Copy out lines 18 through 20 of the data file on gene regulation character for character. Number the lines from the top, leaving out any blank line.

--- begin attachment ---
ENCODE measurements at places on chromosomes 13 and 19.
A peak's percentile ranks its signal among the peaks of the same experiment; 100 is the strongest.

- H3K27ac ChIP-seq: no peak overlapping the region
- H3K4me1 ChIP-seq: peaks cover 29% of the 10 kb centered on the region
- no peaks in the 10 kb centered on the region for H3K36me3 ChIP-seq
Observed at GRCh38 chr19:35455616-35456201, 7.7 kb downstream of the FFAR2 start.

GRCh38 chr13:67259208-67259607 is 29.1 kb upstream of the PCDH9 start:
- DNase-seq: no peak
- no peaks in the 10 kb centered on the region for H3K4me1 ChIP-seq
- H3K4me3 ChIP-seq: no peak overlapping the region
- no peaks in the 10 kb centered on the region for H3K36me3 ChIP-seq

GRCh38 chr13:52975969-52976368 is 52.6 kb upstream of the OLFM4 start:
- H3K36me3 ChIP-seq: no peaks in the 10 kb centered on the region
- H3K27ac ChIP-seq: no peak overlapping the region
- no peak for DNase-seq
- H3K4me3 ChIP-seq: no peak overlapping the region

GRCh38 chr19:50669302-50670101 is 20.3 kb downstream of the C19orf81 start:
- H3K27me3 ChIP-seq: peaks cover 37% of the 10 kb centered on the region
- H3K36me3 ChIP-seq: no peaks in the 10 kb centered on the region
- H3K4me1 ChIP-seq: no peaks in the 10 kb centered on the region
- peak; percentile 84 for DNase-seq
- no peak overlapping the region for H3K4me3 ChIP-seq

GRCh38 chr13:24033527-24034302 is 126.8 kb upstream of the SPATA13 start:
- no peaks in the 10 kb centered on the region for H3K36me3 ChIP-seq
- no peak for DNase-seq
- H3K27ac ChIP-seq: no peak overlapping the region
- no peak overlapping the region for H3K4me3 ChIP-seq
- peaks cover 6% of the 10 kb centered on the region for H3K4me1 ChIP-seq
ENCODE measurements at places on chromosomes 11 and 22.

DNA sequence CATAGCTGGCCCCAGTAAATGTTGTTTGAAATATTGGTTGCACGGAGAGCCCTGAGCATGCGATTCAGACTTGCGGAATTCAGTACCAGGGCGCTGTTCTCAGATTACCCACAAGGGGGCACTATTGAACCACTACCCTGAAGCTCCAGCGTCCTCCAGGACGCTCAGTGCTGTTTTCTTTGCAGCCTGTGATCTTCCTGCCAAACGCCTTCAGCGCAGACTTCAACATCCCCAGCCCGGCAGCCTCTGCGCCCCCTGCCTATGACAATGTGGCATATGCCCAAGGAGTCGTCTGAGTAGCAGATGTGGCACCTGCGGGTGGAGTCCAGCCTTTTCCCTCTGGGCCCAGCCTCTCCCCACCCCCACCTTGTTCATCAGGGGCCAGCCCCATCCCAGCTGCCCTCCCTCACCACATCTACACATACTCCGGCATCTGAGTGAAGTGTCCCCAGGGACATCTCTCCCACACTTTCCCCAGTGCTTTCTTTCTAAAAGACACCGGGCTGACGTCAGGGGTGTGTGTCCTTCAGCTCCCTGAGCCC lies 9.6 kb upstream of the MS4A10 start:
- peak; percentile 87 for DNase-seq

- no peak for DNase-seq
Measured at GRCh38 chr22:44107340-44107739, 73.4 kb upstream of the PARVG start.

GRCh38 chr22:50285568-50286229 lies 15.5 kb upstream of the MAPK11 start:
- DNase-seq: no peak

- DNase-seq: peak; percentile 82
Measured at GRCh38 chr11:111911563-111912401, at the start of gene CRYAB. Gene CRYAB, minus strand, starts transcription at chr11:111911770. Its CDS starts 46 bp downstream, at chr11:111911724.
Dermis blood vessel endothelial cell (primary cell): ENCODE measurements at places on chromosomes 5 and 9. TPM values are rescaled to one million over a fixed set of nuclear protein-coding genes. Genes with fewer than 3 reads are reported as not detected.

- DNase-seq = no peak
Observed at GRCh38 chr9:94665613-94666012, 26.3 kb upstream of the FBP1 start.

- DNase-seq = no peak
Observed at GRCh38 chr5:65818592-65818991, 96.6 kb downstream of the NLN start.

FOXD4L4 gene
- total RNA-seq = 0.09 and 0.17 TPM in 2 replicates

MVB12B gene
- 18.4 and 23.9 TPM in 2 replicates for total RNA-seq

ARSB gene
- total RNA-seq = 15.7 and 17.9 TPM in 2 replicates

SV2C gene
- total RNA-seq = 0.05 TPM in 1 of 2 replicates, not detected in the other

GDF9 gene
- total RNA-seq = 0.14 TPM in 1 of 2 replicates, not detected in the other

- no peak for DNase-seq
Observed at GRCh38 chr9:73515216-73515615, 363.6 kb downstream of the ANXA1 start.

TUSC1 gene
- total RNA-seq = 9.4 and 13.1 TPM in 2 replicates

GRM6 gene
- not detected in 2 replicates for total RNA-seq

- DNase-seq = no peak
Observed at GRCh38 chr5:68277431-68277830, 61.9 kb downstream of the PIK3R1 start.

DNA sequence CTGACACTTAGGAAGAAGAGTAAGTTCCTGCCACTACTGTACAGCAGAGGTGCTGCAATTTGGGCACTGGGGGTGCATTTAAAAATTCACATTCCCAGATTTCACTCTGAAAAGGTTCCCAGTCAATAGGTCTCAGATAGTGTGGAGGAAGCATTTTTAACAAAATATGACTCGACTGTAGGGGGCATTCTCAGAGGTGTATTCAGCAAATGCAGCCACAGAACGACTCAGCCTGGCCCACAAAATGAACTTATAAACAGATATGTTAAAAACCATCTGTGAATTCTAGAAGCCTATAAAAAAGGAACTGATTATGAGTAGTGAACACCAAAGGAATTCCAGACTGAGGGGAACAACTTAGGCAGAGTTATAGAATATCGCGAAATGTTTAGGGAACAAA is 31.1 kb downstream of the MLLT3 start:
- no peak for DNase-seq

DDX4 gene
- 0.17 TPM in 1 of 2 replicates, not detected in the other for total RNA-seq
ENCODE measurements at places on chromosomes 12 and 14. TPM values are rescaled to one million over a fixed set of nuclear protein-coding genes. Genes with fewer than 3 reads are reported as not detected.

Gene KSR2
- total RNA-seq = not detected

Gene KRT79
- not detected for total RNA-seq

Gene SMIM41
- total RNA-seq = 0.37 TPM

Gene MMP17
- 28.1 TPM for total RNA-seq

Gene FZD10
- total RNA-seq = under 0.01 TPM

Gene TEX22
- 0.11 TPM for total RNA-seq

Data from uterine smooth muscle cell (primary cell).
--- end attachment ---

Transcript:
- H3K27me3 ChIP-seq: peaks cover 37% of the 10 kb centered on the region
- H3K36me3 ChIP-seq: no peaks in the 10 kb centered on the region
- H3K4me1 ChIP-seq: no peaks in the 10 kb centered on the region